How can daily actions make a positive impact in the world? By looking at the data and research, the United Nations Environment Program and The UnSchool of Disruptive Design created The Anatomy of Action to define and communicate the most positively impactful actions anyone of us can take to add to the global movement around sustainable lifestyles to help achieve the Sustainable Development Goals.
This project conducted an extensive review of the scientific data on what actions, when taken individually and accumulated across the globe, can and will have positive impacts on the health and sustainability of our planet. The collected data was synthesized into a list of 15 everyday actions across 5 lifestyle themes to share what does, and does not*, make a difference in the world, and how we can best focus our collective and diverse energies on making change happen through the lives we lead.
*We of course know that this is not the entire list of sustainable living actions available to make a positive impact on the planet. There are gaps in our lists, however these specific actions are selected based on peer-reviewed evidence for their potential to have significant positive impact if a mass amount of people adopt them. Download the action list data validation deck here to find out more of the science behind the Anatomy of Action.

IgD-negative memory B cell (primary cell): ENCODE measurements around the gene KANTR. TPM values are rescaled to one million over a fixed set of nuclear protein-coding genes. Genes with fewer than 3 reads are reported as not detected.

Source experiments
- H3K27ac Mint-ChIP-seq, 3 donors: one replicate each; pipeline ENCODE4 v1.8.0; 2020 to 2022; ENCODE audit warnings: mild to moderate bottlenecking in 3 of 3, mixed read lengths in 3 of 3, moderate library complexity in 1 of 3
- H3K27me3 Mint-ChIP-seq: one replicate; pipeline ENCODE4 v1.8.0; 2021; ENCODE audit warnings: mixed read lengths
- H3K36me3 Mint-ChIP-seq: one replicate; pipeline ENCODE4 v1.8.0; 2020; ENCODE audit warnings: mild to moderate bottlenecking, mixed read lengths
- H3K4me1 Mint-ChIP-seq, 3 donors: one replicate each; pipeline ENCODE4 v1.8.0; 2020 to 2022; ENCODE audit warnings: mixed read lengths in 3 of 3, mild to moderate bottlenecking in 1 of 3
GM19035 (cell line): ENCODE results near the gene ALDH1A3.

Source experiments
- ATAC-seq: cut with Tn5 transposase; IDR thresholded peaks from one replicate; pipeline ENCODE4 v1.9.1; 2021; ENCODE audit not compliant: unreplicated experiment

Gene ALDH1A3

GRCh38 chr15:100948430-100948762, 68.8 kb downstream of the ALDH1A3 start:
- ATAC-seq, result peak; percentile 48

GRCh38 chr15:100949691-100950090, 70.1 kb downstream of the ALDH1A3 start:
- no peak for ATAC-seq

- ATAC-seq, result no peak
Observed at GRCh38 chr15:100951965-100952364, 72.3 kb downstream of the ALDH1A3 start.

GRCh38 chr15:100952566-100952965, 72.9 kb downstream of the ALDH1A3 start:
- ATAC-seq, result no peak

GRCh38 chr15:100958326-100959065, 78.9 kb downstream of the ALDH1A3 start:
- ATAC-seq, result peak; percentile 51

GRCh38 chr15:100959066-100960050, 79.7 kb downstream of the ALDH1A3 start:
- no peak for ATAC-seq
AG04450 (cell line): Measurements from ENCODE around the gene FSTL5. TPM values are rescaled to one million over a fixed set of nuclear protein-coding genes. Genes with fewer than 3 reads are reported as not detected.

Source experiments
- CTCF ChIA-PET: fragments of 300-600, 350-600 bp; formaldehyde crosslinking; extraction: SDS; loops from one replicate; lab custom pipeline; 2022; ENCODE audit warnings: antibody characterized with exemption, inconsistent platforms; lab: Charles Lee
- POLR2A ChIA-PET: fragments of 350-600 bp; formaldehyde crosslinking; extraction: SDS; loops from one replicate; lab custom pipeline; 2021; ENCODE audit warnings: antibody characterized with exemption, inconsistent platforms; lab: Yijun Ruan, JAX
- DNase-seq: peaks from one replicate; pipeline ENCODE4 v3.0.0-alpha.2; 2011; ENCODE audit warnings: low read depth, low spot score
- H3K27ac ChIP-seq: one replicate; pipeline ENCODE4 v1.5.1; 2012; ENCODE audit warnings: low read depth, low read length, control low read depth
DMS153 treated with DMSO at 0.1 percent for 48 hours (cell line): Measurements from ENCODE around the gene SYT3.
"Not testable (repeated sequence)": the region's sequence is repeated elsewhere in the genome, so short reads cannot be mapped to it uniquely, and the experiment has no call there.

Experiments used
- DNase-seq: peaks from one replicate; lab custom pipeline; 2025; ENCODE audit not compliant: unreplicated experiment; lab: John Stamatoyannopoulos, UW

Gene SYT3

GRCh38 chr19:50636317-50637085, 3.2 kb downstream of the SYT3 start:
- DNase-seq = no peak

This initiative set out to research and develop an action map that connects tangible everyday actions to the Sustainable Development Goals (SDGs), and develop a set of achievable high-priority lifestyles areas where micro actions taken by individuals will contribute to sustainable macro changes in the economy and society at large.
The project saw the identification of everyday actions based on recent best-practice scientific data and aligned with clear actionable outcomes. This document summarizes the research that informed the development of the Anatomy of Action designed to help make sustainable living tangible, actionable and irresistible.
–There are two reports embedded and downloadable below. To save resources, please do not print them out. —